Subaru Legacy and Mazda 6: Low Volume Midsize Cars Making A Small Difference
America’s 35th president, John F. Kennedy, said, “One person can make a difference, and everyone should try.”
Automobile manufacturing is not public policy. ( Actually it is, basically all the time.) But virtually every automaker tries to make a difference in the midsize car sector, yet are the differences each manufacturer makes worthy of a mention here?
2014, like most years, is a time of great change for the segment. We’ve been steadily approaching a premature refresh of the Camry, America’s best-selling car. Chrysler Group replaced its Sebring-based 200 and Dodge Avenger with an Italian-based (can we call it that?) 2015 200. Hyundai’s avant-garde sixth-generation Sonata was replaced by a more conservative 2015 model.
Also recently launched was the sixth-generation Subaru Legacy. Subaru USA reported their best-ever Legacy sales month in September, when 6198 were sold.
Crossing the 6K threshold is no mean feat for a car which averaged fewer than 3800 monthly sales in 2012 and 2013.
With real volume coming from the company’s midsize car (plus improvements from the Outback, XV Crosstrek, and Forester) Subaru yet again reported record brand-wide sales: September 2014 was Subaru’s best-ever September. Sales have increased in 34 consecutive months.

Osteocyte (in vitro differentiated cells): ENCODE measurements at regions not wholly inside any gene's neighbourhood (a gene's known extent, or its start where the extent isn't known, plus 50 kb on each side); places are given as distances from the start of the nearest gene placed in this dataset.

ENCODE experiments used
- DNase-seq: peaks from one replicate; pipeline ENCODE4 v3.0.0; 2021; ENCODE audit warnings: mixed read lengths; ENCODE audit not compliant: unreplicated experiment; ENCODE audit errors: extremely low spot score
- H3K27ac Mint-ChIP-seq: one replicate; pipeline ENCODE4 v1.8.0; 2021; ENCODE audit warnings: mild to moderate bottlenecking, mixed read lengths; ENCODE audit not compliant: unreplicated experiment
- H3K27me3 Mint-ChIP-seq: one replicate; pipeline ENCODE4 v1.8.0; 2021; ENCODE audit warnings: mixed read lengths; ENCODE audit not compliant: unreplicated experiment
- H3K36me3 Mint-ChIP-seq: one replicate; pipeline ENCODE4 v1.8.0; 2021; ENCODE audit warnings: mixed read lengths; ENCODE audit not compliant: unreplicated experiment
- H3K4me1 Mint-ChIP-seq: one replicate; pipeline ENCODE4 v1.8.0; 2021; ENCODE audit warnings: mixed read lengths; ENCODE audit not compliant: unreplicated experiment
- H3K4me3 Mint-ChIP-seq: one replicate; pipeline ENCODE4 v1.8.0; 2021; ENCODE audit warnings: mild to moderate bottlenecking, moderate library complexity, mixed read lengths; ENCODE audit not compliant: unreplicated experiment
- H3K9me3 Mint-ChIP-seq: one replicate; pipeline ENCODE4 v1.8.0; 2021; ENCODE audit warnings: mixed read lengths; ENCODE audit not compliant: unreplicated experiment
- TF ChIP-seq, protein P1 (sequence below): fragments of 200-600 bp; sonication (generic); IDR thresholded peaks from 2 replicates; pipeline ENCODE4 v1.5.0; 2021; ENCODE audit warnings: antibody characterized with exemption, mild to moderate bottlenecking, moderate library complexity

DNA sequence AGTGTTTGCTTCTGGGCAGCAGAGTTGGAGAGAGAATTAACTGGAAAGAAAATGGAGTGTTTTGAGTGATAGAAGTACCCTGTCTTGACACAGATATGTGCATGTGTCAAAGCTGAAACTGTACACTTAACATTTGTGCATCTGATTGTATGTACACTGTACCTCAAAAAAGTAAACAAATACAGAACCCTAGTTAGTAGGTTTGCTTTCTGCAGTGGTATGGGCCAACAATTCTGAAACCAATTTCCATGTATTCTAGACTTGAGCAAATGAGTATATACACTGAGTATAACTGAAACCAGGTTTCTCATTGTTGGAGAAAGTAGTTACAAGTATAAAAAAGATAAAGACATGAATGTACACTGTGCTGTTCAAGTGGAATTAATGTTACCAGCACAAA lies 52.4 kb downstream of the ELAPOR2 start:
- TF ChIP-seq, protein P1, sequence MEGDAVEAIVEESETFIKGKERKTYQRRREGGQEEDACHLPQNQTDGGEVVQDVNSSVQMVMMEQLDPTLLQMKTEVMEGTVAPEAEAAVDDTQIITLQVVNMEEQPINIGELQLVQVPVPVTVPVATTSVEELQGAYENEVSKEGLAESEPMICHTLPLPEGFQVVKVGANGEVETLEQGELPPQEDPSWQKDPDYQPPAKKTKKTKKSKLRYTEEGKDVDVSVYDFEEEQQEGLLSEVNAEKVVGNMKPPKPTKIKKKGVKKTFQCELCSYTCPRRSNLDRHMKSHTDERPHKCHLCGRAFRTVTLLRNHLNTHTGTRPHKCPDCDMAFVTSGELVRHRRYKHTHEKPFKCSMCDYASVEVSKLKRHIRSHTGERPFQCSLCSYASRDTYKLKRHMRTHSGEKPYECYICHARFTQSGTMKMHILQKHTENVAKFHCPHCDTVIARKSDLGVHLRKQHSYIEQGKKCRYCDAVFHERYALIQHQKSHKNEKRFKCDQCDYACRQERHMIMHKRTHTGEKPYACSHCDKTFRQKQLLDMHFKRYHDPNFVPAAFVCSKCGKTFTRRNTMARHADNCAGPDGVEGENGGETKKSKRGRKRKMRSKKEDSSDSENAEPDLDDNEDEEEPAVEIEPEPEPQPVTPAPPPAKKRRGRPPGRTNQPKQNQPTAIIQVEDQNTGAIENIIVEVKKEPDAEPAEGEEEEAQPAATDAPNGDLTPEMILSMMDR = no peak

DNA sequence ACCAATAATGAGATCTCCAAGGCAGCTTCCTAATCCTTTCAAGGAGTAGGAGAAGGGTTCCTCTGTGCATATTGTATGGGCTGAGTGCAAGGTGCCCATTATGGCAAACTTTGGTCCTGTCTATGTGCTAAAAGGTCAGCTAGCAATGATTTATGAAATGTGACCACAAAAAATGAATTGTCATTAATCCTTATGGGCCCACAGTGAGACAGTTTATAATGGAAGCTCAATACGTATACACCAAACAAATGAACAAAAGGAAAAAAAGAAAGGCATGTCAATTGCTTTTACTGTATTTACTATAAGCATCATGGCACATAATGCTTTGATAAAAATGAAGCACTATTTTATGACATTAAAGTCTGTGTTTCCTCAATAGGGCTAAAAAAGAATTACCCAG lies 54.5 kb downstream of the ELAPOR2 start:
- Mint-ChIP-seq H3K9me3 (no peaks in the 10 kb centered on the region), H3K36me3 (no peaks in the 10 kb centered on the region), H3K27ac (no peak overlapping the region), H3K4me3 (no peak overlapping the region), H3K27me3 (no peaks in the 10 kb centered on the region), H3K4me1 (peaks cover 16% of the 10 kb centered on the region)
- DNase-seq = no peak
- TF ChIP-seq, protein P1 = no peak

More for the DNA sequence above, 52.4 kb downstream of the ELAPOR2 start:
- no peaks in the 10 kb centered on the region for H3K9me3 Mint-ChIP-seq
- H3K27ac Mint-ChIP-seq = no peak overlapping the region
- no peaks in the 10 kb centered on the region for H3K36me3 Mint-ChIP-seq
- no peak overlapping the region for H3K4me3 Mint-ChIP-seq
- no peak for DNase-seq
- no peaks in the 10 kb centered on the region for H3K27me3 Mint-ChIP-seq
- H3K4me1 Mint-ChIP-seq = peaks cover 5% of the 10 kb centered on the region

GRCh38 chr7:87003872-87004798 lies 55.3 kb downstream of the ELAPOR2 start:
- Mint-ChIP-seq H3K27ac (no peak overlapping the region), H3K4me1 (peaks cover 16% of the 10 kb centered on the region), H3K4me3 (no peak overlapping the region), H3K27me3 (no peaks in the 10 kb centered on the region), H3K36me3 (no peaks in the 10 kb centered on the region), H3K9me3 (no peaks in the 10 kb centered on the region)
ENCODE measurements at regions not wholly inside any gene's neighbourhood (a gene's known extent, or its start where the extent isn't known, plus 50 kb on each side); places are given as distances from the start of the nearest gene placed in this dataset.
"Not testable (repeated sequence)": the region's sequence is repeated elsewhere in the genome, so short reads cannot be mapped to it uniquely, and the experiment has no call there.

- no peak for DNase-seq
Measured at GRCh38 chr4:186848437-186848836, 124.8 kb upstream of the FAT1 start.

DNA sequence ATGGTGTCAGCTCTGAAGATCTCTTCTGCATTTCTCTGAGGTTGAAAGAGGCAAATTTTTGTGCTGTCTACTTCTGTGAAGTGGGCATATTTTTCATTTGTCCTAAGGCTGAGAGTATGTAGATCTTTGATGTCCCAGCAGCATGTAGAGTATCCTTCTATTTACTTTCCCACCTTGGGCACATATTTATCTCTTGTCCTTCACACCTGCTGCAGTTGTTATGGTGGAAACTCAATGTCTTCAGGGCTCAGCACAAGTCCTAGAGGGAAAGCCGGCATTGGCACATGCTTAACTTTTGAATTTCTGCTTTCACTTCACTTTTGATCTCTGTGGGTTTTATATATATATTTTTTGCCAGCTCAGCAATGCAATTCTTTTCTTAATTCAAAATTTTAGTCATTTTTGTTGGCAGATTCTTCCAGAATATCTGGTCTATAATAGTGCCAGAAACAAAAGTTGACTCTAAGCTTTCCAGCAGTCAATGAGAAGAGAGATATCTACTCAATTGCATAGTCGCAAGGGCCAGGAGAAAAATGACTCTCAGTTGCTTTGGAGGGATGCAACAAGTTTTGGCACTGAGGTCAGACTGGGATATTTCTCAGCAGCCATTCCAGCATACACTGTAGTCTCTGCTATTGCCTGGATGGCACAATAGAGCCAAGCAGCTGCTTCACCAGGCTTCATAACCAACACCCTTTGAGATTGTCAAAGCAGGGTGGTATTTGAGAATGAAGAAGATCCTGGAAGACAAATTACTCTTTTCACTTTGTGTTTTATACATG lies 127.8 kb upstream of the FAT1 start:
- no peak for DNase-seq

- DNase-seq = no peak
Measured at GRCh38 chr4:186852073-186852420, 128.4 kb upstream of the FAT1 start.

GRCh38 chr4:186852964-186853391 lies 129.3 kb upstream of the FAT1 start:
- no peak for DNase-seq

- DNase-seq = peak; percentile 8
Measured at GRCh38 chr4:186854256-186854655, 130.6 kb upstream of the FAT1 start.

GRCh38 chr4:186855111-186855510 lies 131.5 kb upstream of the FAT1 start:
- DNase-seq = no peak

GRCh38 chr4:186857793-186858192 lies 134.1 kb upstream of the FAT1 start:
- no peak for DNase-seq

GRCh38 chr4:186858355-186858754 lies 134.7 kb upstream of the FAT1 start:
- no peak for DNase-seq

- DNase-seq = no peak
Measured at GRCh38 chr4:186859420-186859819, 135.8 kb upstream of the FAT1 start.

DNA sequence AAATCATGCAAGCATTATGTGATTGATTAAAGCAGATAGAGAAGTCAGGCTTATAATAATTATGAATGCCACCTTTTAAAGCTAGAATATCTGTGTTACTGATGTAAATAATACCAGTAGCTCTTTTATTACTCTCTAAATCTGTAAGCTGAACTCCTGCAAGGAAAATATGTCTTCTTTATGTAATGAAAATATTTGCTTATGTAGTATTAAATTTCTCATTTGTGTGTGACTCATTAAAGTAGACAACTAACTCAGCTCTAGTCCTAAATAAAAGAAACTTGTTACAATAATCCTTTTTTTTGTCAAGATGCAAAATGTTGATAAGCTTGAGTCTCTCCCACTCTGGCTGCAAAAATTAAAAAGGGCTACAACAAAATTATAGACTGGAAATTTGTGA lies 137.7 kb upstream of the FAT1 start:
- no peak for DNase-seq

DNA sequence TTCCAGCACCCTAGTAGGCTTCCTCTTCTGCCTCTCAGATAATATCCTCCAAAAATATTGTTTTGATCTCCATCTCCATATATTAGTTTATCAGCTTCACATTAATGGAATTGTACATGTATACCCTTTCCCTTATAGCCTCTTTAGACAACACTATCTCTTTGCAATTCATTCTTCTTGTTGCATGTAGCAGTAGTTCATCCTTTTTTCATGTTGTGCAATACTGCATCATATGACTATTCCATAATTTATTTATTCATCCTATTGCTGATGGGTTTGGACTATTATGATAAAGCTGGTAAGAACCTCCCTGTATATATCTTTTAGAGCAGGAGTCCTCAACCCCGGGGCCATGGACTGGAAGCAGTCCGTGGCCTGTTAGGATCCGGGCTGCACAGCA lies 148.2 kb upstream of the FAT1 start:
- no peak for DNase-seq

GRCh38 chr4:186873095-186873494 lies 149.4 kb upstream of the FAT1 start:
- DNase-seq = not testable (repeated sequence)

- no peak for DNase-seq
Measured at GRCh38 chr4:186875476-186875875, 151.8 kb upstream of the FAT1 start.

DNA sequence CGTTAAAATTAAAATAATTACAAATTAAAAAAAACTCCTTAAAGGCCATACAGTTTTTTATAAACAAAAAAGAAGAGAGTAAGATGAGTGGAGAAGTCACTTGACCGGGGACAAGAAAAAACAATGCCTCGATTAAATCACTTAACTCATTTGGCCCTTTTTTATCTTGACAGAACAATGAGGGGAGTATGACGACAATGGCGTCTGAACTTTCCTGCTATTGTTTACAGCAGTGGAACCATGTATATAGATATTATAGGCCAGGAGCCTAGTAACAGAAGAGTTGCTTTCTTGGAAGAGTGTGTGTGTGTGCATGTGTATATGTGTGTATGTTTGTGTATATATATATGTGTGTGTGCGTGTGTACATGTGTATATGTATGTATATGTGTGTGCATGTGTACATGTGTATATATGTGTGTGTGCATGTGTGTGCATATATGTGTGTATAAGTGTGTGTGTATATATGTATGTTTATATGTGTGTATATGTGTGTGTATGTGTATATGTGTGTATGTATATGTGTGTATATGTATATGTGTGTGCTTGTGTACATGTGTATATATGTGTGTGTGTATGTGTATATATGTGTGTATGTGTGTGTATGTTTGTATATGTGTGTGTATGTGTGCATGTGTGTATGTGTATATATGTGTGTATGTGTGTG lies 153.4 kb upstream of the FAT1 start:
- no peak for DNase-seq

Meanwhile, Mazda reported the 6’s sixth consecutive year-over-year monthly improvement as September sales shot up to 4263 units. 6 sales have now topped 4000 units in five consecutive months after crested the 4K mark only seven times in the previous 28 months.
Measured by percentage gains, the 6 was America’s second-fastest-growing midsize nameplate in September, surging 35% as Legacy sales jumped 118%.
Perhaps neither car made a huge difference in the overall scheme of things – they accounted for just 0.8% of the new vehicles sold in the United States last month – but their impact on the midsize sector was notable. In September 2013, they generated just 3.5% of America’s midsize car volume; that figure rose to 5.9% in September 2014. With 10,461 sales between the pair, they combined to produce market share similar to the Chrysler 200 (10,995 September sales) and Kia Optima (10,908 September sales).
Nevertheless, the 31% year-over-year improvement from the Honda Accord, America’s best-selling car in both August and September, translated to 7780 extra sales compared with September 2013. In other words, Honda added more sales to an already high September 2013 Accord total than Subaru or Mazda’s midsize total. The Accord’s market share, on its own, increased by 3.7 percentage points to 18.5%.
America’s four best-selling midsize cars so far this year (Camry, Accord, Altima, Fusion) combine to sell 60% more often than the next eight-best-selling midsize cars (Sonata, Malibu, Optima, 200, Passat, Avenger, 6, Legacy).